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Gustav, Meet Gustavo: Hearing Mahler in the Cineplex




Gustavo Dudamel, the LA Phil and 1,200 friends in Caracas

It wasn’t exactly Tahrir Square, but one recent Saturday afternoon, through modern technology, I joined an estimated two million people throughout Latin America, the U.S. and Canada in 500 different venues to experience a different kind of democracy movement – call it musical democracy.

We were all gathered to watch Gustavo Dudamel of the LA Philharmonic Orchestra conduct 1,400 performers in Gustav Mahler’s Eighth Symphony in Caracas, Venezuela.

The 1,200 young members of the chorus, and the Venezuelan musicians who played alongside the pros of the LA Phil, are products of “El Sistema,” the innovative choral and orchestral training system aimed at the country’s poorest children . The program currently involves 250,000 kids and 135 youth orchestras throughout the nation of 30 million. Dudamel is a product of that system, as are the numerous talented Venezuelan musicians now getting scooped up by topnotch classical music venues throughout the world.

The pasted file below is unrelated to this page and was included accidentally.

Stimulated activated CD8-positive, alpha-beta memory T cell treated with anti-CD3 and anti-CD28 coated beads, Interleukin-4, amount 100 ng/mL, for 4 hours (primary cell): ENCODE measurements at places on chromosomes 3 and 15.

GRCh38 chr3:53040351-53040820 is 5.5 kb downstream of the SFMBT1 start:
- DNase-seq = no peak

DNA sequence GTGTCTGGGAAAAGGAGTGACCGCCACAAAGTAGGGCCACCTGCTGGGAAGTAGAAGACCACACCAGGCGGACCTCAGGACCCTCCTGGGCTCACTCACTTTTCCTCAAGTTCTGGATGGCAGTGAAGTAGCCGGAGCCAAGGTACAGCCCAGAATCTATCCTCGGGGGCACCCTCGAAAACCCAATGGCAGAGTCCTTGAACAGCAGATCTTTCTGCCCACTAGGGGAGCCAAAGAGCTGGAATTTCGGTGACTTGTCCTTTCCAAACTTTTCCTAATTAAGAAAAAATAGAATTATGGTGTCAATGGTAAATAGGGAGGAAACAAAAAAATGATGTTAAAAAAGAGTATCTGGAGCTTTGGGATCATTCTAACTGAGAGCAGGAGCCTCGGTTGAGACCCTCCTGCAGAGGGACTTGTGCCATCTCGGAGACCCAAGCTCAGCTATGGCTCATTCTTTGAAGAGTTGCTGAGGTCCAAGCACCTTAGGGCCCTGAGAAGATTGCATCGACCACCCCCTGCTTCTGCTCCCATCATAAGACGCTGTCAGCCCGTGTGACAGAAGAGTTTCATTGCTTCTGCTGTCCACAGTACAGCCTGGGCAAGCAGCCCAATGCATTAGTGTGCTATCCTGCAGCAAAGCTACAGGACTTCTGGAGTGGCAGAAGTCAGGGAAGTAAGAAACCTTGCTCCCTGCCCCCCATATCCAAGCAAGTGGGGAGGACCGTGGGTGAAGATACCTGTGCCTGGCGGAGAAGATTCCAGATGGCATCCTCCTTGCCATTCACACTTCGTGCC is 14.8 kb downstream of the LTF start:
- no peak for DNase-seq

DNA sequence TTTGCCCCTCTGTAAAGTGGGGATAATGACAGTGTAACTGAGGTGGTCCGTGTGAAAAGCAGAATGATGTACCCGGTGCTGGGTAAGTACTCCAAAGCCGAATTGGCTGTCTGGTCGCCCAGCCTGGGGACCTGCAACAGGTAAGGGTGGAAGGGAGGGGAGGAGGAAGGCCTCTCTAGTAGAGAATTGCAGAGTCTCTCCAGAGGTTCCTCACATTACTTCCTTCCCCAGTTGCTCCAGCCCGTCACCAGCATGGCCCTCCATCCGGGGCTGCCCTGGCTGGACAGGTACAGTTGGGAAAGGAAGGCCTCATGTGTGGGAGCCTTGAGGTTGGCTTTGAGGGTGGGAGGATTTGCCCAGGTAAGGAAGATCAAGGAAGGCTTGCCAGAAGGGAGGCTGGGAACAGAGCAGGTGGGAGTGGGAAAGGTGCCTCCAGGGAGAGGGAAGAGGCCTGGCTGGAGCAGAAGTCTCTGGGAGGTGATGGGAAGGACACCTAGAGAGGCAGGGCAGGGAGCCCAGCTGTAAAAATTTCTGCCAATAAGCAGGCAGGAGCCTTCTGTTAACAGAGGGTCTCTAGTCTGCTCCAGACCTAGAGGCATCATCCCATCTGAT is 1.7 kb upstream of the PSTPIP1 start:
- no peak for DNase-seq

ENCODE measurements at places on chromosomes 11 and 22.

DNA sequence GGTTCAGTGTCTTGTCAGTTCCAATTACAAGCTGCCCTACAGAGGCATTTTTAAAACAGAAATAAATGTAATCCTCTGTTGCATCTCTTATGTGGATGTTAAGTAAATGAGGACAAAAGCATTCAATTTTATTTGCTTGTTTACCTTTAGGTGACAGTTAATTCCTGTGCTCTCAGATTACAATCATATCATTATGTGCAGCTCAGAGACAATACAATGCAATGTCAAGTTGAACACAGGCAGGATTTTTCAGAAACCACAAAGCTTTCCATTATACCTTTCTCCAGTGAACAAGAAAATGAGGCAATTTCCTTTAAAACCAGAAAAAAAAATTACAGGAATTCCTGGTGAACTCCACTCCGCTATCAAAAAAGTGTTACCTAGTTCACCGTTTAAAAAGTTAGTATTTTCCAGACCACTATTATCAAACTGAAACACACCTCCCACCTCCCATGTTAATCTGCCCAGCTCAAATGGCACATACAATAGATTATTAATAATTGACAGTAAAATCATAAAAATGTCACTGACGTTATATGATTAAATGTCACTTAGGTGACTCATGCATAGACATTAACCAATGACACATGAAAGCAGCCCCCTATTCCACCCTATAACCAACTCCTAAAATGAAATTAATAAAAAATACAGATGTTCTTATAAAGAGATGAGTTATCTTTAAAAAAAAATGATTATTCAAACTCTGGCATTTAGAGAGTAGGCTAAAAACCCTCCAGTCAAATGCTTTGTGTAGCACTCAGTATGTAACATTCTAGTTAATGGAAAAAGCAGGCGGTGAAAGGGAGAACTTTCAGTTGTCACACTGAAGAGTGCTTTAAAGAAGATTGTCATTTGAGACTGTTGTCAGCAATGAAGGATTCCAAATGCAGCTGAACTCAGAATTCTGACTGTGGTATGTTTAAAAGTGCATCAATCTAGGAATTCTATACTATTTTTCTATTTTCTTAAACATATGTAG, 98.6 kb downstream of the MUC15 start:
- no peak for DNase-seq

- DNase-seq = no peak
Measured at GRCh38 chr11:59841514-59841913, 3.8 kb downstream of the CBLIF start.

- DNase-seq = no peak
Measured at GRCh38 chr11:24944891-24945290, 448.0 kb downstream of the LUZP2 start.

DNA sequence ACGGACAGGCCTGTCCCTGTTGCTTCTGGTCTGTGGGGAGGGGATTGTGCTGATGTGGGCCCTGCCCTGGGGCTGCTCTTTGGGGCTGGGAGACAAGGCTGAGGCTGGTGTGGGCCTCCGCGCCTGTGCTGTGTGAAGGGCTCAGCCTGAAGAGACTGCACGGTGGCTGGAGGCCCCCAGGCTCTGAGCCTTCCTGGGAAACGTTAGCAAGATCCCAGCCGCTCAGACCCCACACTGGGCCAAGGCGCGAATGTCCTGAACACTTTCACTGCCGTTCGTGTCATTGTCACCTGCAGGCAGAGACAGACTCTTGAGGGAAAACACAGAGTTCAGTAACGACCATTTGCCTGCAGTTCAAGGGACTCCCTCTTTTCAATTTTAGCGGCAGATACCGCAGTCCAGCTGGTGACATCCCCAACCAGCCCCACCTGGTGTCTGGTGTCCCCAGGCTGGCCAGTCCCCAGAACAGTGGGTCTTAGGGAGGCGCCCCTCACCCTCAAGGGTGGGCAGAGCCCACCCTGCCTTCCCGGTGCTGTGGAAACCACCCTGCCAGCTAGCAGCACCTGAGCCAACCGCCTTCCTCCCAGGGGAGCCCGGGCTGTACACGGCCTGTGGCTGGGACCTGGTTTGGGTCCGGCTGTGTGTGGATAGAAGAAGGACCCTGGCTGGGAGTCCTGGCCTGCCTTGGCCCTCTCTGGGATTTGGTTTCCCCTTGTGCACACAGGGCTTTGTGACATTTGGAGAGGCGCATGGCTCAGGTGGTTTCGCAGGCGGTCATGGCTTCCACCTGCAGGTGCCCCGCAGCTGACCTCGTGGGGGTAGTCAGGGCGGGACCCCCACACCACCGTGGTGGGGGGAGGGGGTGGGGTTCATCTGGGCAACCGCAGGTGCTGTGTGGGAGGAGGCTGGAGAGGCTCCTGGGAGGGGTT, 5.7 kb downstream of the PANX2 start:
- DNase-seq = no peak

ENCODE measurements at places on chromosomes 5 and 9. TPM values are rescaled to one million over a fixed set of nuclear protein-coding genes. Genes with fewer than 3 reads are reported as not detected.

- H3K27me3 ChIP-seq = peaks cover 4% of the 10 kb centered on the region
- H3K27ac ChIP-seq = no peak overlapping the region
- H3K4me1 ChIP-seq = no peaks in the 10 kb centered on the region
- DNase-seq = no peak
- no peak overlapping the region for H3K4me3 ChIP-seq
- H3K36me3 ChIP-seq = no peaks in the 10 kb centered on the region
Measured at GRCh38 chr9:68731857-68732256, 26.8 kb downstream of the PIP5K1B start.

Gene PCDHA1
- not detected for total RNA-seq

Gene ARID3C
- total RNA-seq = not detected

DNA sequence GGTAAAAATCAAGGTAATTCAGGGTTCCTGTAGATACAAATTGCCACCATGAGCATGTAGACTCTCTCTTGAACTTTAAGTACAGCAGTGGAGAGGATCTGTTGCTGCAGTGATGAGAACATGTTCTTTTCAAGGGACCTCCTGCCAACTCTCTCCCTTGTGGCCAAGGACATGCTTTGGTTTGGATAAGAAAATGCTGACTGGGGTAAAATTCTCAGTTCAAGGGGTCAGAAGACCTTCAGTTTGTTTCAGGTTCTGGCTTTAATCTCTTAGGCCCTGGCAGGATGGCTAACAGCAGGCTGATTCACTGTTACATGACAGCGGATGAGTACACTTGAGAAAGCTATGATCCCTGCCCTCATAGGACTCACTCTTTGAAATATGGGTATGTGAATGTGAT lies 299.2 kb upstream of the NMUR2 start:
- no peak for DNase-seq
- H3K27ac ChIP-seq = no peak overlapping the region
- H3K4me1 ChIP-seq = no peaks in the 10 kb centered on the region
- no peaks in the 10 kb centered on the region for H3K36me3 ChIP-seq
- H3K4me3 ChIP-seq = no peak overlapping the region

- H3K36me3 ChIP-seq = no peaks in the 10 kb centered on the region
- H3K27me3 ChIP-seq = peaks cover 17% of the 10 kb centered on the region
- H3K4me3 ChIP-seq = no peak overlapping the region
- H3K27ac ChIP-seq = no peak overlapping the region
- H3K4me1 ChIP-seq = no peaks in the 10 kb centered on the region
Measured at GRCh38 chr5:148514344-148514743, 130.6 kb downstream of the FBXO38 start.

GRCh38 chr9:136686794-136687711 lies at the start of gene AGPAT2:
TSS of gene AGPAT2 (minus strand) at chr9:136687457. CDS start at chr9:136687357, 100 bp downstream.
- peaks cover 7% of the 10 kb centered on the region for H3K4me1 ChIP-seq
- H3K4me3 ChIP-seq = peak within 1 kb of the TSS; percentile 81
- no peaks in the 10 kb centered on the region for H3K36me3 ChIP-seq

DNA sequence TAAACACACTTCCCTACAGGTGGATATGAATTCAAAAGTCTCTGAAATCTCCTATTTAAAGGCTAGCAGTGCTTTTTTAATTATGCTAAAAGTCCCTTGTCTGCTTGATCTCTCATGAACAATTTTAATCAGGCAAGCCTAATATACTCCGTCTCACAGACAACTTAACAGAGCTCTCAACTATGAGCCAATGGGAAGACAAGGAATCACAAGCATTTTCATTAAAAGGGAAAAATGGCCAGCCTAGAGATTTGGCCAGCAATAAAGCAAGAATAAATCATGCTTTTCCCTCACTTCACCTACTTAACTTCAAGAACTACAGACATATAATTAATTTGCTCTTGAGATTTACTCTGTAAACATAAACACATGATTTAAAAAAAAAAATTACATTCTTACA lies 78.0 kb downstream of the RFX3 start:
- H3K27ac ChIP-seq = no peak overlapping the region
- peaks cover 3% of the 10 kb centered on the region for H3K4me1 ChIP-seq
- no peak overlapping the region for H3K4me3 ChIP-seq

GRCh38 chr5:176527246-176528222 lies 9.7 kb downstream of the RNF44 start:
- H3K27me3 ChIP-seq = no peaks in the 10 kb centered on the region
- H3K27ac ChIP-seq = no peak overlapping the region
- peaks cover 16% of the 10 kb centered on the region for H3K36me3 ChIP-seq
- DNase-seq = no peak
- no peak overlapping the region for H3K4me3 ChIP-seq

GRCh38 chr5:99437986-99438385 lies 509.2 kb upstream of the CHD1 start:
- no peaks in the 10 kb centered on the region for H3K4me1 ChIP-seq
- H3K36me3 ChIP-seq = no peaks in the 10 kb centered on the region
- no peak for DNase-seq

Founded as an anti-drug, anti-violence program 37 years ago, El Sistema is seen as teaching discipline, accountability, collectivity and mutual-responsibility. And after seeing the kids, some as young as 7 or 8, stand for 80 minutes without fighting or fidgeting, it was clear to me that the program is a huge success.

Watching the performance at the AMC multiplex at the South Coast Mall in Torrance, the experience was a high culture/low culture marriage. We left the theater after Faust finally received forgiveness (in German) for his sins by the Virgin Mary, to Dolby Sound car crashes and shoot-ups taking place in the adjacent auditoriums.

But what a celebration the performance was! From the inspiring music itself, to the global connection between peoples, to the inspiration of El Sistema and its belief in the potential of the poorest children in Venezuela, to the new accessibility of music and art through modern technology, I left the theater with a full heart and great hope for our collective future.

We have a lot to learn from each other. And technology has the potential to knit us together in new and powerful ways.

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